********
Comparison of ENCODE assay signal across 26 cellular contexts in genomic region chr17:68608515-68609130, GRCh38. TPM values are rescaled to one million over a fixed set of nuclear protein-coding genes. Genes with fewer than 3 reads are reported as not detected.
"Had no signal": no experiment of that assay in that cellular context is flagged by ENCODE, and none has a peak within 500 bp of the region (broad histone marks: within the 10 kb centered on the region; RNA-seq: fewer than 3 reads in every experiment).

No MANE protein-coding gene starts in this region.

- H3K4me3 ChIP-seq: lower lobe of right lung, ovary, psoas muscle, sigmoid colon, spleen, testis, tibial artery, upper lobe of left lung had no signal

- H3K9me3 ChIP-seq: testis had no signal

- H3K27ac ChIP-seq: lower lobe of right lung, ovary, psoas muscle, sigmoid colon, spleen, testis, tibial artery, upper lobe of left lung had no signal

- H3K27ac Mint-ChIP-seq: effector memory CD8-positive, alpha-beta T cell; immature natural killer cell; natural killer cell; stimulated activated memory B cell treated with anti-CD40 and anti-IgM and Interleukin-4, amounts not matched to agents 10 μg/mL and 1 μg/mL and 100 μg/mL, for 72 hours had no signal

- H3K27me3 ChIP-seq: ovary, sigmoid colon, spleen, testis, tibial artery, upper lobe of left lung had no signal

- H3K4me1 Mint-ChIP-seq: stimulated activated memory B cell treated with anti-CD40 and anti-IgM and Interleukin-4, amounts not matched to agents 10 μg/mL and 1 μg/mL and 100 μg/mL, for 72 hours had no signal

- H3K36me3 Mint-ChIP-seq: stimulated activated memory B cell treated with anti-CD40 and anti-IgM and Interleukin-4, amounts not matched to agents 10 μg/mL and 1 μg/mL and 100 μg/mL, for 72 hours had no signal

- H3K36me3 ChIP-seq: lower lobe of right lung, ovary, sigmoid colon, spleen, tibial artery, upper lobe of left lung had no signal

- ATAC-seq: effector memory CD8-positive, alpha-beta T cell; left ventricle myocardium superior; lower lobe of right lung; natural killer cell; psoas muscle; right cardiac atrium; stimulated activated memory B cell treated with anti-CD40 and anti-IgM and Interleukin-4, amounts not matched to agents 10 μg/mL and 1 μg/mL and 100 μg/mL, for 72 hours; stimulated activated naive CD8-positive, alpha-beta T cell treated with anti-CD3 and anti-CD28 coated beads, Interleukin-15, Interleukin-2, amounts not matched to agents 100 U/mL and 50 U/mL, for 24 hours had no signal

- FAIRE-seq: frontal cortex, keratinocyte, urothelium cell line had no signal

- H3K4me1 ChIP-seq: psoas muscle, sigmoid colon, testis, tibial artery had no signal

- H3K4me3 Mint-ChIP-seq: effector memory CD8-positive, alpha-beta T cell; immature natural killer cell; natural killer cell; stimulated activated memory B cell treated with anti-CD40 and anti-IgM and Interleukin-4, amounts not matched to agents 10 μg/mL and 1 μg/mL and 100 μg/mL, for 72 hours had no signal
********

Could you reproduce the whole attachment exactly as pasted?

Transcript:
Comparison of ENCODE assay signal across 26 cellular contexts in genomic region chr17:68608515-68609130, GRCh38. TPM values are rescaled to one million over a fixed set of nuclear protein-coding genes. Genes with fewer than 3 reads are reported as not detected.
"Had no signal": no experiment of that assay in that cellular context is flagged by ENCODE, and none has a peak within 500 bp of the region (broad histone marks: within the 10 kb centered on the region; RNA-seq: fewer than 3 reads in every experiment).

No MANE protein-coding gene starts in this region.

- H3K4me3 ChIP-seq: lower lobe of right lung, ovary, psoas muscle, sigmoid colon, spleen, testis, tibial artery, upper lobe of left lung had no signal

- H3K9me3 ChIP-seq: testis had no signal

- H3K27ac ChIP-seq: lower lobe of right lung, ovary, psoas muscle, sigmoid colon, spleen, testis, tibial artery, upper lobe of left lung had no signal

- H3K27ac Mint-ChIP-seq: effector memory CD8-positive, alpha-beta T cell; immature natural killer cell; natural killer cell; stimulated activated memory B cell treated with anti-CD40 and anti-IgM and Interleukin-4, amounts not matched to agents 10 μg/mL and 1 μg/mL and 100 μg/mL, for 72 hours had no signal

- H3K27me3 ChIP-seq: ovary, sigmoid colon, spleen, testis, tibial artery, upper lobe of left lung had no signal

- H3K4me1 Mint-ChIP-seq: stimulated activated memory B cell treated with anti-CD40 and anti-IgM and Interleukin-4, amounts not matched to agents 10 μg/mL and 1 μg/mL and 100 μg/mL, for 72 hours had no signal

- H3K36me3 Mint-ChIP-seq: stimulated activated memory B cell treated with anti-CD40 and anti-IgM and Interleukin-4, amounts not matched to agents 10 μg/mL and 1 μg/mL and 100 μg/mL, for 72 hours had no signal

- H3K36me3 ChIP-seq: lower lobe of right lung, ovary, sigmoid colon, spleen, tibial artery, upper lobe of left lung had no signal

- ATAC-seq: effector memory CD8-positive, alpha-beta T cell; left ventricle myocardium superior; lower lobe of right lung; natural killer cell; psoas muscle; right cardiac atrium; stimulated activated memory B cell treated with anti-CD40 and anti-IgM and Interleukin-4, amounts not matched to agents 10 μg/mL and 1 μg/mL and 100 μg/mL, for 72 hours; stimulated activated naive CD8-positive, alpha-beta T cell treated with anti-CD3 and anti-CD28 coated beads, Interleukin-15, Interleukin-2, amounts not matched to agents 100 U/mL and 50 U/mL, for 24 hours had no signal

- FAIRE-seq: frontal cortex, keratinocyte, urothelium cell line had no signal

- H3K4me1 ChIP-seq: psoas muscle, sigmoid colon, testis, tibial artery had no signal

- H3K4me3 Mint-ChIP-seq: effector memory CD8-positive, alpha-beta T cell; immature natural killer cell; natural killer cell; stimulated activated memory B cell treated with anti-CD40 and anti-IgM and Interleukin-4, amounts not matched to agents 10 μg/mL and 1 μg/mL and 100 μg/mL, for 72 hours had no signal